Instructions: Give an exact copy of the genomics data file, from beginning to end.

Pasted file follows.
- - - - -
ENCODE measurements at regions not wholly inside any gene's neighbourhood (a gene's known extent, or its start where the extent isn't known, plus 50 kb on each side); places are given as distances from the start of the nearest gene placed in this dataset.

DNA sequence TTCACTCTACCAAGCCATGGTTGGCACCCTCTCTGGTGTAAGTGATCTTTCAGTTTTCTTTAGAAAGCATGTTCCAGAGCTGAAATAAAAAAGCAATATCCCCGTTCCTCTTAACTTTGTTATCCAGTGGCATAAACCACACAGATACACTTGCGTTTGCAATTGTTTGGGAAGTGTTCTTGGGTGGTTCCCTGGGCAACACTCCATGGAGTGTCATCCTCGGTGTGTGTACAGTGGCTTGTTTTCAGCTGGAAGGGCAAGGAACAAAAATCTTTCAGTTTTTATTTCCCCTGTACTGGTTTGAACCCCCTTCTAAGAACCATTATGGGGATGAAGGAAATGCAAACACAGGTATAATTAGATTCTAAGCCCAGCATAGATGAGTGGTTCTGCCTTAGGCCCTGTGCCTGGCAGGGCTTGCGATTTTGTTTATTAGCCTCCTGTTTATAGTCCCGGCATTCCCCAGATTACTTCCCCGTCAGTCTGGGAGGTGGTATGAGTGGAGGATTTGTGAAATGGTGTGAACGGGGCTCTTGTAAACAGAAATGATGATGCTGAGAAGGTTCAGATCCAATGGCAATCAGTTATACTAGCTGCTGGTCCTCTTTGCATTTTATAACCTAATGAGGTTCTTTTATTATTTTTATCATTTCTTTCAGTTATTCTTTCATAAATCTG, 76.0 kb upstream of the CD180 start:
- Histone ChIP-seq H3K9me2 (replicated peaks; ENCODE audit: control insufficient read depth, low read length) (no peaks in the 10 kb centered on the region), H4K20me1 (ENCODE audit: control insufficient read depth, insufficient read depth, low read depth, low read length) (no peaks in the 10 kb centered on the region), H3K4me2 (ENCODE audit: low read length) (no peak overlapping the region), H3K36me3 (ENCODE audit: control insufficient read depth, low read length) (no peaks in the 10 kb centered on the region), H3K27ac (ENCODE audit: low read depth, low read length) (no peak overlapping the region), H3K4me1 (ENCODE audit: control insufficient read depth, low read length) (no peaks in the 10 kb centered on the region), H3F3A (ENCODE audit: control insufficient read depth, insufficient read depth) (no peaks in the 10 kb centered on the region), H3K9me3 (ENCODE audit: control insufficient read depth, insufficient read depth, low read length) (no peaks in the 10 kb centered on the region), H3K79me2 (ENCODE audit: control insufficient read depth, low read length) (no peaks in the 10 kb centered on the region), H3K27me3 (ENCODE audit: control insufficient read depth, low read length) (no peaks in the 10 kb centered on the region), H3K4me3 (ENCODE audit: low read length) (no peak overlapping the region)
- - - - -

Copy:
ENCODE measurements at regions not wholly inside any gene's neighbourhood (a gene's known extent, or its start where the extent isn't known, plus 50 kb on each side); places are given as distances from the start of the nearest gene placed in this dataset.

DNA sequence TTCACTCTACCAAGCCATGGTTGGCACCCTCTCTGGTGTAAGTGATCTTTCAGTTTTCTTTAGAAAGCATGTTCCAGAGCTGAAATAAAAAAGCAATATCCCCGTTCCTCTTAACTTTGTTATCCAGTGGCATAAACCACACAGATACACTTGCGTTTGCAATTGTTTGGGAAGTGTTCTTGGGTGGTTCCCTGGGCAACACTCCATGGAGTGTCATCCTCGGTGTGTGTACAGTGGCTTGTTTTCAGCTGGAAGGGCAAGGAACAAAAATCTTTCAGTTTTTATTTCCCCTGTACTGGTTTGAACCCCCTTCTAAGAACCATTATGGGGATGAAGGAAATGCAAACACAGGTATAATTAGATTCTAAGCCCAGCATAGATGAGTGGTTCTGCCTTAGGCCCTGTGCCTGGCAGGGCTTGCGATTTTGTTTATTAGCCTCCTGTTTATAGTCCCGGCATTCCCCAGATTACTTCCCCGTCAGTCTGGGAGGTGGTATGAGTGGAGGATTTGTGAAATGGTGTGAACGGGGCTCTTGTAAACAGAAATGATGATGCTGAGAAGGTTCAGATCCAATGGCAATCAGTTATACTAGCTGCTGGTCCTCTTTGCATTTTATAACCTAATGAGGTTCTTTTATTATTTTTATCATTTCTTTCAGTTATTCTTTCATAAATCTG, 76.0 kb upstream of the CD180 start:
- Histone ChIP-seq H3K9me2 (replicated peaks; ENCODE audit: control insufficient read depth, low read length) (no peaks in the 10 kb centered on the region), H4K20me1 (ENCODE audit: control insufficient read depth, insufficient read depth, low read depth, low read length) (no peaks in the 10 kb centered on the region), H3K4me2 (ENCODE audit: low read length) (no peak overlapping the region), H3K36me3 (ENCODE audit: control insufficient read depth, low read length) (no peaks in the 10 kb centered on the region), H3K27ac (ENCODE audit: low read depth, low read length) (no peak overlapping the region), H3K4me1 (ENCODE audit: control insufficient read depth, low read length) (no peaks in the 10 kb centered on the region), H3F3A (ENCODE audit: control insufficient read depth, insufficient read depth) (no peaks in the 10 kb centered on the region), H3K9me3 (ENCODE audit: control insufficient read depth, insufficient read depth, low read length) (no peaks in the 10 kb centered on the region), H3K79me2 (ENCODE audit: control insufficient read depth, low read length) (no peaks in the 10 kb centered on the region), H3K27me3 (ENCODE audit: control insufficient read depth, low read length) (no peaks in the 10 kb centered on the region), H3K4me3 (ENCODE audit: low read length) (no peak overlapping the region)